10 November 2010

No trespassing!

As I left it: I was on fire. Got put out. Big blister on ankle. 20 silly blisters up my left leg. Camping just past the edge of nowhere, so we're self-medicating. Now it's time to leave this Gilligan's Island paradise. Soooo...

The story continues (and this is just to close it out):

We leave from the island cove by noon in a pissy rainstorm. Within an hour, a thunderstorm hits. We have to get off the lake. It takes hours and hours to make it the 5 or 6 miles to the next portage. And it's still raining. The damn storm bounced off a bunch of the Four-Thousanders and hit us once an hour every hour, so we spent a lot of time along the shore.

We have this new portage to make. This one was only about a half-mile long. But remember, if a portage is 1/2 mile long, then going back to get more stuff makes it 1 1/2 miles long. (Maths lesson, cause someone always asks...if you walk 1/2 mile, then turn around and walk 1/2 mile back, then turn around again and go back to your original destination 1/2 mile away, you have walked 1/2+1/2+1/2=1 1/2 miles!) A second trip back for more stuff makes it 2 1/2 miles long. So you have great incentive to make as few trips as possible. Especially when it's raining, with thunder and lightning to top it off.

The storm is finally gone, but it's pitch black, and the first hundred yards of the portage is up a muddy bank with a rushing cascade beside us. It would have been beautiful during the day. All we've got to look forward to is mud and crap for the next half mile. We get organized. The goal is no more than 2 and a half trips. Then someone decides if we double up and carry loaded canoes, we can do it in one and a half. Loaded canoes are tough to carry. Especially when they're filling up with rain water. But off we go.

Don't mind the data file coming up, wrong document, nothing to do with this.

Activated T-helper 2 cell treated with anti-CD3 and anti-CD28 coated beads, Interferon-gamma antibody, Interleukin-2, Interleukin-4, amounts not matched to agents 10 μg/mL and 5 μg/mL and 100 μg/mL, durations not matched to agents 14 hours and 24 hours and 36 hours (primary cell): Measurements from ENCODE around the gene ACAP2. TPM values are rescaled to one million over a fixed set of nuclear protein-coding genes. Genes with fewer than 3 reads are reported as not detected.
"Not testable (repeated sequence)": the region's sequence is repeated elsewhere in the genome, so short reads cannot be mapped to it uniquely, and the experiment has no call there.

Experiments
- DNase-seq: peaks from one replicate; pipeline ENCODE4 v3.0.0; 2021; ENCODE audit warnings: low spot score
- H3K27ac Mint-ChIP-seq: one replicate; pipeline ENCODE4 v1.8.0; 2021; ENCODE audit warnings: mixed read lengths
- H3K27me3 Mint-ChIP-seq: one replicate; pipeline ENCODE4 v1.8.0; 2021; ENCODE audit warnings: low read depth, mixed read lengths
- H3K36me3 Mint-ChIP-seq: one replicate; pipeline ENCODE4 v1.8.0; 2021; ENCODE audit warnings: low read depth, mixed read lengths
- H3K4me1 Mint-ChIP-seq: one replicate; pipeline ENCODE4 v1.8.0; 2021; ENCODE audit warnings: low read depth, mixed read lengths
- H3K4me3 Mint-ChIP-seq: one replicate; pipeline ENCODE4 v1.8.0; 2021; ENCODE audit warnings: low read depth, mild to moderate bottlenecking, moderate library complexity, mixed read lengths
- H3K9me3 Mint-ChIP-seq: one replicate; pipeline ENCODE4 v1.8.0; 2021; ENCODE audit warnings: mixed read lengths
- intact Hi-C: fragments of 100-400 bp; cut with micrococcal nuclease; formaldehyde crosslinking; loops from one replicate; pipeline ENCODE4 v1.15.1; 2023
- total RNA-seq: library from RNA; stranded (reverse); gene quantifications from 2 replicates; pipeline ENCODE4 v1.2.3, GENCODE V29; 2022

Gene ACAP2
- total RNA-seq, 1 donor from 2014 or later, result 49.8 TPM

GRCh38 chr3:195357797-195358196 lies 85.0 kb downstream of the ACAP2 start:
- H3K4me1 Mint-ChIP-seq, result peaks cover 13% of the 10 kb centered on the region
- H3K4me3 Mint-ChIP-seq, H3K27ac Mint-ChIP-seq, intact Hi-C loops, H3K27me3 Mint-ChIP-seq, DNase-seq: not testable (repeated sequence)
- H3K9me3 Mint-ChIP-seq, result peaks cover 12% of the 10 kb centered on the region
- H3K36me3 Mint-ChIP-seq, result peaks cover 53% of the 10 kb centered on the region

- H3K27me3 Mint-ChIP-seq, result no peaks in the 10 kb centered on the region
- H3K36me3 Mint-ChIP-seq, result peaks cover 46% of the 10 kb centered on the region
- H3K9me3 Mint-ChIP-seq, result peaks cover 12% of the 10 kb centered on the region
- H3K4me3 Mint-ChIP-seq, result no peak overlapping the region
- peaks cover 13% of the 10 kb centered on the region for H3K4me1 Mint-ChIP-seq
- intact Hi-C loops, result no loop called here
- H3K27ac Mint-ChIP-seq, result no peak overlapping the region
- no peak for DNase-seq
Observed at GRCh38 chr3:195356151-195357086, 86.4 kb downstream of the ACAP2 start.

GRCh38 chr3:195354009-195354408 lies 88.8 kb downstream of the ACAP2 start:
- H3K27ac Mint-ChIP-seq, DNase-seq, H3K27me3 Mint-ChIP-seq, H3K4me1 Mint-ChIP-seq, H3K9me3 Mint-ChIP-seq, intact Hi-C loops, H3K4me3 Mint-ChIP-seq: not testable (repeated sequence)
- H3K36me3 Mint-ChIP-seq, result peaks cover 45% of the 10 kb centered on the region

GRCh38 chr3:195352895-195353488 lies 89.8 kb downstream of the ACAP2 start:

Some clown (yeah, me) started singing. "The Titanic". How appropriate. Take a second and go read the lyrics. I'll wait for you to come back.................Welcome back. Our only light was headlamps and flashlights which are hard to hold when you're using both hands to carry a loaded canoe. We slipped, slid and managed to get the canoes and gear to the other end in only one and a half trips (meaning only half made a second trip back).

Now we've got a new problem. The rain has let up slightly, to a mist. But it is dark, and there is no way to find the Adirondack shelter along the lake shore in front of us. But posted everywhere along the edge where we are standing on old, rotten, broken down docks are NO TRESPASSING signs. We're on the edge of an estate owned by some old New York family, perhaps the Rockefellers. But we have no real choice. We break out the minimum number of tents, set them up on the rickety docks, and 4 to a tent, crawl in to try to get some soggy sleep.

The next morning we're up before dawn (not that we slept much), and broken down, loaded, and on the water in about fifteen minutes. Probably a new record for us! No armed guards showed up. No repercussions. We paddled like mad until we found a nice, dry beach to fix breakfast, then we headed up through Utowana Lake, Eagle Lake, and into Blue Mountain Lake. We arrived too late to turn in the canoes, so we camped one last night on a rocky, rooty island. The next morning, the canoe trip ended, and we headed to Fort Ticonderoga to cross into Vermont and continue the trip.

06 November 2010

Oh yeah. I'm on fire!